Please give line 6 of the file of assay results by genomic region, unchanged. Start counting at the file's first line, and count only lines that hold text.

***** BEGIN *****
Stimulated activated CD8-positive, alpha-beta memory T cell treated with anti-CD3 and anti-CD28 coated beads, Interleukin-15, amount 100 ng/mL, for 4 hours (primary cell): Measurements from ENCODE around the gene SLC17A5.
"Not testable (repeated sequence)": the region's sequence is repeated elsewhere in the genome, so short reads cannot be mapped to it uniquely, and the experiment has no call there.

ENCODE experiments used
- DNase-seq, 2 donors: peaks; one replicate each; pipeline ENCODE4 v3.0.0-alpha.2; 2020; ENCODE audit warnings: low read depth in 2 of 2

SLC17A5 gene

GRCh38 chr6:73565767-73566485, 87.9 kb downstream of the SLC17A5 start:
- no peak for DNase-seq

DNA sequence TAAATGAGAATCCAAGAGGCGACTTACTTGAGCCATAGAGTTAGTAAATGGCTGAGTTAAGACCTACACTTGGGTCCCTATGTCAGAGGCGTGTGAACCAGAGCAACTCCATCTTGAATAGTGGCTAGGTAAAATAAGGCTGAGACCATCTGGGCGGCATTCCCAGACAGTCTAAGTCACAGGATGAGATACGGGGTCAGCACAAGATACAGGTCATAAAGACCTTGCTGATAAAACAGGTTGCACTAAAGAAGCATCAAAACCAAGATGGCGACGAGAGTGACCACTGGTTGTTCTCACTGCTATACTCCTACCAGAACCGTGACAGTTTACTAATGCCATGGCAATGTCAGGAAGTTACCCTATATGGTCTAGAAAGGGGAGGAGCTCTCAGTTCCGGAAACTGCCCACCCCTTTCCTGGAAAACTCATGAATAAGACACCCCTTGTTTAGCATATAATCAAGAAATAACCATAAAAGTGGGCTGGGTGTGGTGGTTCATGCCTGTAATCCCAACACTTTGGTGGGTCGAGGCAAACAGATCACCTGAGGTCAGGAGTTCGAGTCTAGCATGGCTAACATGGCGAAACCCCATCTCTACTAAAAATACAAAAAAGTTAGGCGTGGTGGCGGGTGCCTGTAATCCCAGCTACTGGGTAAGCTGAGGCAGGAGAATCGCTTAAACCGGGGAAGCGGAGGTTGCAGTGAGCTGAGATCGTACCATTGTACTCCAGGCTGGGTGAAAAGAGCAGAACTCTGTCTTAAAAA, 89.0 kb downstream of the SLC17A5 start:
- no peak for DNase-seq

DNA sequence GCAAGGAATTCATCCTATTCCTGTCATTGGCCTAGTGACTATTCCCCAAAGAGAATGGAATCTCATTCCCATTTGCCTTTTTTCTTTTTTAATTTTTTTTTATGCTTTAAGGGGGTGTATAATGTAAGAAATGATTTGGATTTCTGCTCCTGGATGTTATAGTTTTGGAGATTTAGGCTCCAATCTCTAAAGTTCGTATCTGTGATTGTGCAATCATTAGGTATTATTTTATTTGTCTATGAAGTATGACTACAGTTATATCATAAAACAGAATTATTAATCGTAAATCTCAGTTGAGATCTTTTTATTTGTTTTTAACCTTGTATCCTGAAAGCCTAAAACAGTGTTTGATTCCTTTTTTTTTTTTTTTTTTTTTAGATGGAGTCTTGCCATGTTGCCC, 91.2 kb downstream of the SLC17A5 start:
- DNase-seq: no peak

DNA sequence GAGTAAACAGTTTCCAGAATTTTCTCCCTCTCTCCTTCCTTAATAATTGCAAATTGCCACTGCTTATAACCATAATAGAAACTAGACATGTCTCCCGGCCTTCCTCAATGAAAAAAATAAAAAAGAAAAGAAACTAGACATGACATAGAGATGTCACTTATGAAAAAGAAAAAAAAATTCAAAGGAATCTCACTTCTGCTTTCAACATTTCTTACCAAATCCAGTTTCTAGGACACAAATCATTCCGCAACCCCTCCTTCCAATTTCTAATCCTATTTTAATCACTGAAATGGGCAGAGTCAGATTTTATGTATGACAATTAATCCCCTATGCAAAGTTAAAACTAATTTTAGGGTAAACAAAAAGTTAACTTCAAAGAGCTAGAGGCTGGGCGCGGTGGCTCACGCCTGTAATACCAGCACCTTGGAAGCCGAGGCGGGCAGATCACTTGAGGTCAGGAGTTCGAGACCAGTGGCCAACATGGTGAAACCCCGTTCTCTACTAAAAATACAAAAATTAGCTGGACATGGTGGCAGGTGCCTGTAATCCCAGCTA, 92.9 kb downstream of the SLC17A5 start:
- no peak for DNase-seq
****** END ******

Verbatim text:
GRCh38 chr6:73565767-73566485, 87.9 kb downstream of the SLC17A5 start: